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I often hear many people talk about "Sunday Funday" – a day to let loose and hang out with friends, savoring the last bit of the weekend. I used to envy people who could live by this motto, as I was never one of them.
We’ve all heard of helicopter parenting – the practice of hovering anxiously near one's children, monitoring their every movement. Now, experts have identified a new category of parenting, even more extreme in some aspects than helicopter parenting, known as "snowplow parenting".
As a therapist and author, people often ask me what my favorite mental health books are. The books that I find myself constantly recommending, several times a week, to clients, friends and colleagues are listed here. Whether you’re a parent looking for tools to help your teen, a young adult trying to gain skills to manage your emotions or a clinician, these books are essential for all of us.
Parenting an adolescent is challenging. While your child is striving for more independence (and it is important to offer them some), the need to enforce clear and reasonable expectations is crucial to shaping behaviors.
Let’s get real about the concept of self-care. There is a lot of buzz on social media that celebrates and encourages the practice of self-care. They suggest engaging in yoga, mediation, eating foods that help your body, making therapy appointments or even taking a nap–all healthy ways to honor your body and mind. But, so many people are misunderstanding this concept as well. Many of the things they suggest as "self-care," may actually be self-sabotaging your health.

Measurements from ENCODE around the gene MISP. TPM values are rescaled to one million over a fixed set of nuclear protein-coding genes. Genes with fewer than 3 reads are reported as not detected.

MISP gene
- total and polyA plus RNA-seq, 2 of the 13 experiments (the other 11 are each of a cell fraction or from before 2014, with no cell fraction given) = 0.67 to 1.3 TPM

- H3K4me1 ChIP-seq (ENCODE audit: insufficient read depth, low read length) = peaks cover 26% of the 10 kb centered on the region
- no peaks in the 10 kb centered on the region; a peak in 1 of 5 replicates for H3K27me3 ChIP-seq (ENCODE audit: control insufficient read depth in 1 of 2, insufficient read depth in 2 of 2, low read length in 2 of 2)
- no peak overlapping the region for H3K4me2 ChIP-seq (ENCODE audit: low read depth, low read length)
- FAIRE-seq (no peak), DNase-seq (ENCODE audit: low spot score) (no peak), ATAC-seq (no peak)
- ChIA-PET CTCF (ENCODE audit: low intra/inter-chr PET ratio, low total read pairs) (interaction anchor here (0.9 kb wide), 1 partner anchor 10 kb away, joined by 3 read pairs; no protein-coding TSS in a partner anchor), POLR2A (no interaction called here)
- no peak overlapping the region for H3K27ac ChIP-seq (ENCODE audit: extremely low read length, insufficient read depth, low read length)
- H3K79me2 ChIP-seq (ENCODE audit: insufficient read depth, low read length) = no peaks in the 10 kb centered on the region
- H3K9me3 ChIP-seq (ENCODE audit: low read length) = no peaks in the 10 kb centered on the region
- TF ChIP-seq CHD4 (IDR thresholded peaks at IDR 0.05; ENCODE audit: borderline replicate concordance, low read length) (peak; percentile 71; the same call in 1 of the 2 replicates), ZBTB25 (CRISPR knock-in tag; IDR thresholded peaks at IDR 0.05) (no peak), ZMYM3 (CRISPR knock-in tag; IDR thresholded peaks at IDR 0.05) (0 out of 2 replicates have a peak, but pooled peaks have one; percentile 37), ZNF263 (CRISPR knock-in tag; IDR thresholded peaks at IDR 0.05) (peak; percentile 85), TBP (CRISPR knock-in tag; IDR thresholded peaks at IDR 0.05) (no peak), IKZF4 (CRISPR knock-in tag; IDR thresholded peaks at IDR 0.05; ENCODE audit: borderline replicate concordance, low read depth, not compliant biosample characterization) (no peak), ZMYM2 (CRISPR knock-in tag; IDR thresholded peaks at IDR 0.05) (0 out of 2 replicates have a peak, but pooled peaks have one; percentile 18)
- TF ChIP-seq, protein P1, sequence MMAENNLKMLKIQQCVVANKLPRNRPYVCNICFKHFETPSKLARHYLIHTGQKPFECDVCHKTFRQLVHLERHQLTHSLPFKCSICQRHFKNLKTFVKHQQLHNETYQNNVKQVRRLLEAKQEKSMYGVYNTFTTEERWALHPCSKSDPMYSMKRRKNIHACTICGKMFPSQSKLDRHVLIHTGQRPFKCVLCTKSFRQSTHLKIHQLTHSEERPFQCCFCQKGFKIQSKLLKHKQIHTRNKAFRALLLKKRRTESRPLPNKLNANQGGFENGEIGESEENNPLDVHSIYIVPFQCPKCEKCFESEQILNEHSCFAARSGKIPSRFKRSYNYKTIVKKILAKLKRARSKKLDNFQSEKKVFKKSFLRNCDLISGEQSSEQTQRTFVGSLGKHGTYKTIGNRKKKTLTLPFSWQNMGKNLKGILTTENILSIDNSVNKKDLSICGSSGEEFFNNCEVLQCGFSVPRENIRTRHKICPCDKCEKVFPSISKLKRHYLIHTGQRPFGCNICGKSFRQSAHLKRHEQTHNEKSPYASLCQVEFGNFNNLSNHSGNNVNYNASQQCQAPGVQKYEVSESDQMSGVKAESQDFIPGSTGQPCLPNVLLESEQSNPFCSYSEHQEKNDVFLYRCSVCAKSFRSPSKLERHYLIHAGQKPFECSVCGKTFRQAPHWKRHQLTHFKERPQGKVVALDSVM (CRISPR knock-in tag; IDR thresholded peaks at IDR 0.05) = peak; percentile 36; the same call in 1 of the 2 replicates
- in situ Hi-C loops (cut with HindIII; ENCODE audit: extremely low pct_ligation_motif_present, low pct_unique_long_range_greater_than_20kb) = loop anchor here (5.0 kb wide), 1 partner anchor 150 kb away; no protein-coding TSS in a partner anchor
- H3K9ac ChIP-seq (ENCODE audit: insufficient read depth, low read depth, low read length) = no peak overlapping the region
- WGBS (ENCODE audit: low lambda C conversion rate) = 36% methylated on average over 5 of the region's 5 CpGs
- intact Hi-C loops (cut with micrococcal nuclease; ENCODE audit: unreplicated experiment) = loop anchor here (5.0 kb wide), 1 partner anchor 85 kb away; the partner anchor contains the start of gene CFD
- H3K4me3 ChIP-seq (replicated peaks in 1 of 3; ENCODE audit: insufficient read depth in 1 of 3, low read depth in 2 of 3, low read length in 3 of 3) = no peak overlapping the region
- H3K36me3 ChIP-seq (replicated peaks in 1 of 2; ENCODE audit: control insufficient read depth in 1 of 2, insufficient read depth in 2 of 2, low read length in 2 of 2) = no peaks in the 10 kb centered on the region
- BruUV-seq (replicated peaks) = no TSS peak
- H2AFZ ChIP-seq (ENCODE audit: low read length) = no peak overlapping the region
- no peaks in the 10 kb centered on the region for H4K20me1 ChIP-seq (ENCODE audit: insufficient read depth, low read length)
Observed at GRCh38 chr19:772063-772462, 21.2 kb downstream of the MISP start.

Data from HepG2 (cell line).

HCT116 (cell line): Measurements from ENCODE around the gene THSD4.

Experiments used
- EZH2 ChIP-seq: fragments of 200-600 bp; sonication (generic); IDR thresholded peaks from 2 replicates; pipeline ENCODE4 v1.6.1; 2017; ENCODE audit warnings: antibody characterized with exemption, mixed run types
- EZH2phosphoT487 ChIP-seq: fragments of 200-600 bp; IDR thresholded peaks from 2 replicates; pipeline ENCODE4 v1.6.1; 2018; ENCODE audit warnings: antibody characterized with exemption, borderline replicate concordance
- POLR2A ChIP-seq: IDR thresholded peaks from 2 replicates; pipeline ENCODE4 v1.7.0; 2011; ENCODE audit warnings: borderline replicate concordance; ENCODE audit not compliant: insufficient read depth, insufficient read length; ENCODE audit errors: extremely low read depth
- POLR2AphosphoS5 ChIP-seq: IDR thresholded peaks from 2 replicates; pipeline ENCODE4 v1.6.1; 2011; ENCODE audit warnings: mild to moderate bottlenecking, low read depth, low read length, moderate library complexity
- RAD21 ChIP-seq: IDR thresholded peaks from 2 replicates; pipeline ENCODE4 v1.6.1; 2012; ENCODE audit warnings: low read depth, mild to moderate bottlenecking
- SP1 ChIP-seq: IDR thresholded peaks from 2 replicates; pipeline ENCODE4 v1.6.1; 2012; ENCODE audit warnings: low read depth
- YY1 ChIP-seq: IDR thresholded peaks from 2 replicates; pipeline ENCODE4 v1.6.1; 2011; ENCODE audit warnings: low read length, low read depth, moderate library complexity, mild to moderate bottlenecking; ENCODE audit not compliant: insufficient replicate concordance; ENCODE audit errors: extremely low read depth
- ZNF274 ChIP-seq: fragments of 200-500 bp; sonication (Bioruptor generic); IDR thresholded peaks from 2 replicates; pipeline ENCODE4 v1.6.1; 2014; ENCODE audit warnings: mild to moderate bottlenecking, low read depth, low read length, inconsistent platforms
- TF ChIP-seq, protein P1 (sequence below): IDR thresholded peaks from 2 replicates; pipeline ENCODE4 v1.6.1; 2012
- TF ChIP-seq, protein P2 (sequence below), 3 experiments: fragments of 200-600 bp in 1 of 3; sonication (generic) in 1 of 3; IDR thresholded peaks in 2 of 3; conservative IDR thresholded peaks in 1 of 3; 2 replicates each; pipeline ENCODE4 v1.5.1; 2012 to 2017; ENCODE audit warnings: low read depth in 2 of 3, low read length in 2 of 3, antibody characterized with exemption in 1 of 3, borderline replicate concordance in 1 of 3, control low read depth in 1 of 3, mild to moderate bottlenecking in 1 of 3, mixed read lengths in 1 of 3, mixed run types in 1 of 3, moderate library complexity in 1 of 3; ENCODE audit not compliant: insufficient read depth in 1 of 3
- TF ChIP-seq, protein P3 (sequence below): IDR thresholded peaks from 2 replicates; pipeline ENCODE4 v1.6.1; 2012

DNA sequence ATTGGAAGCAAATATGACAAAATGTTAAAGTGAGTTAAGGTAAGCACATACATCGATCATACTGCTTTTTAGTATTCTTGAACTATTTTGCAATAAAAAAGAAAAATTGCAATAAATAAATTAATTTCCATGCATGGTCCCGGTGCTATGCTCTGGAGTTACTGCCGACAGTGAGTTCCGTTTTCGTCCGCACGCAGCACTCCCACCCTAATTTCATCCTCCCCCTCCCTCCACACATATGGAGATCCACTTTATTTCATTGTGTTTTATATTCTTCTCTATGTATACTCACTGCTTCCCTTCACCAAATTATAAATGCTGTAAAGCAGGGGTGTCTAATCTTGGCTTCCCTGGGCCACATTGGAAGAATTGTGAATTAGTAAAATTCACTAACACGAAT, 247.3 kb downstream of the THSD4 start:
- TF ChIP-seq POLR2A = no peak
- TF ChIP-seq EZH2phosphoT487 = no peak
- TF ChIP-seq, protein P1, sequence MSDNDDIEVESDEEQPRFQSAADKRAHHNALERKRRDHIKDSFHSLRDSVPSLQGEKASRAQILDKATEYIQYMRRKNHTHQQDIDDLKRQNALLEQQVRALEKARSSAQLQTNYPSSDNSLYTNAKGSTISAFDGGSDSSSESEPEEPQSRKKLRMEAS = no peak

Have you ever seen the movie 13 Going on 30? If not, then spoiler alert! It’s about a 13 year old girl, who wishes on her 13th birthday to be 30. This is not an uncommon theme in movies (remember BIG, anyone?). The reason it’s a common theme is because it resonates with so many people.
The holiday season can bring up a plethora of emotions for all of us and these emotions can be positive, negative, and everything in between. All these emotions, combined with seasonal triggers, can make for some very overwhelming thoughts and can leave us prone to mood swings and emotional dysregulation. While people mean well this time of year, hearing "Happy Holidays!" over and over again can feel a bit invalidating or can invoke feelings like sadness or disappointment if life hasn’t felt so happy lately.
It’s common for people to struggle with negative views of themselves and the world they live in. However, overtime this leads to filtering out the truth, even the good or positive aspects of a situation, which is one of the catalysts for cultivating resistance to growth.